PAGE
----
The Greek word "anathema" consists of two words:
"ana," which is a preposition indicating movement upward and
"thema," which means a separate part of something. In military
terminology, "thema" meant a detachment; in civil government
"theme" meant a province. We currently use the word "theme,"
derived from "thema," to mean a specific topic of a written and
"Anathema" literally means the lifting
up of something separate. In the Old Testament, this expression was used both
in relation to that which was alienated due to sinfulness as well as, to that
which was dedicated to God.
In the New Testament, in the writings of the
Apostle Paul it is used once in conjunction with "maranatha," meaning
the coming of the Lord. The combination of these words means separation until
the coming of the Lord; in other words being handed over to Him (1 Cor. ).
The Apostle Paul uses "anathema" in
another place without the addition of "maranatha" (Cal. 1:8-9). Here "anathema" is proclaimed against
the distortion of the Gospel of Christ, as it was preached by the Apostle, no
matter by whom this might be committed, whether by the Apostle himself or an
angel from the heavens. In this same expression there is also implied:
"let the Lord Himself pass judgement," for who else can pass
judgement on the angels?
St. John the Theologian in Revelation (22:3) says that in the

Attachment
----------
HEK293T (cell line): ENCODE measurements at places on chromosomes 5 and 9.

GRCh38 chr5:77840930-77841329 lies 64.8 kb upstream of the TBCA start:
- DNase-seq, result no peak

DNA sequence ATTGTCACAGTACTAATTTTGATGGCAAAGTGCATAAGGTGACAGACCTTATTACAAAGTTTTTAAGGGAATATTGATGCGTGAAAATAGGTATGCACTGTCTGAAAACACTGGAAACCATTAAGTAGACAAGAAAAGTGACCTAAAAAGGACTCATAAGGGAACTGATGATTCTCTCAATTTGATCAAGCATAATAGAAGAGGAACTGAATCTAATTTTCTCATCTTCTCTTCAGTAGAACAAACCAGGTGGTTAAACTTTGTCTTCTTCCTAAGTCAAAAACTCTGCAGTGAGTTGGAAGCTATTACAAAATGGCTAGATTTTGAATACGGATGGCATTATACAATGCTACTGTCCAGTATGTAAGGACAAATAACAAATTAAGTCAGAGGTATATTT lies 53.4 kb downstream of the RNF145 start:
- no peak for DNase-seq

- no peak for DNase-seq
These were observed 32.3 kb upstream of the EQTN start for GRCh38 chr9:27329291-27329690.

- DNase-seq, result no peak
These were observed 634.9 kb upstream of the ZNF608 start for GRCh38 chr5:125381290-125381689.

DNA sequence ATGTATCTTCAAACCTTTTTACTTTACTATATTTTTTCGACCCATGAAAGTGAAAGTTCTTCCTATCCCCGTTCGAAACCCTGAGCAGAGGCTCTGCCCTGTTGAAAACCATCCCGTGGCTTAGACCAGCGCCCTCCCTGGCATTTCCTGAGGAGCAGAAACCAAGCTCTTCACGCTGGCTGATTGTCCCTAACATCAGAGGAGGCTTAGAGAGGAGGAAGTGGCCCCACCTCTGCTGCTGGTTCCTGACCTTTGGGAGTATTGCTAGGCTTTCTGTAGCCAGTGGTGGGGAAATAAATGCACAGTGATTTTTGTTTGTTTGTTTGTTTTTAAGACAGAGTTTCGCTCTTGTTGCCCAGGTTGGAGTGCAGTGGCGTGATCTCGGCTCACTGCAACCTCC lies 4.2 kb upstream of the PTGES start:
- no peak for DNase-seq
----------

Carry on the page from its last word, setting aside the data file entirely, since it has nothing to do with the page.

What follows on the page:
New Jerusalem there will not be any anathema. This can be understood in two
ways: giving the word anathema both meanings: 1) there will not be any lifting
up to the judgement of God, for this judgement has already been accomplished;
2) there will not be any special dedication to God, for all things will be the
holy things of God, just as the light of God enlightens all (Rev. 21:23).
In the acts of the Councils and the further course
of the New Testament Church of Christ, the word "anathema" came to
mean complete separation from the Church. "The Catholic and ApostolicChurch anathematizes," "let him be anathema,"
"let it be anathema," means a complete tearing away from the Church.
While in cases of "separation from the communion of the Church" and
other epitimia or penances laid on a person, the person remained a member of
the Church, even though his participation in her grace-filled life was limited.
Those given up to anathema were thus, completely torn away from her until their
repentance. Realizing that she is unable to do anything for their salvation, in
view of their stubbornness and hardness of heart, the earthly Church lifts them
up to the judgement of God. That judgement is merciful unto repentant sinners,
but fearsome for the stubborn enemies of God. "It is a fearful thing to
fall into the hands of the living God . . . for our God is a consuming
fire" (Heb. ; ).
Anathema is not final damnation because until
death, repentance is possible. "Anathema" is fearsome, but not
because the Church wishes anyone evil or God seeks their damnation. They desire
that all be saved. However, it is fearsome to stand before the presence of God
in the state of hardened evil as nothing is hidden from Him.
"It is fearsome to fall into the hands of the
living God: this is a tribunal of thoughts and movements of hearts. Let no one
enter tempting the unblemished faith: but in meekness and fear let us come
before Christ, that we may receive mercy and find grace for help at the proper
time" (Stichera of the Aposticha, Palm Sunday, Vespers).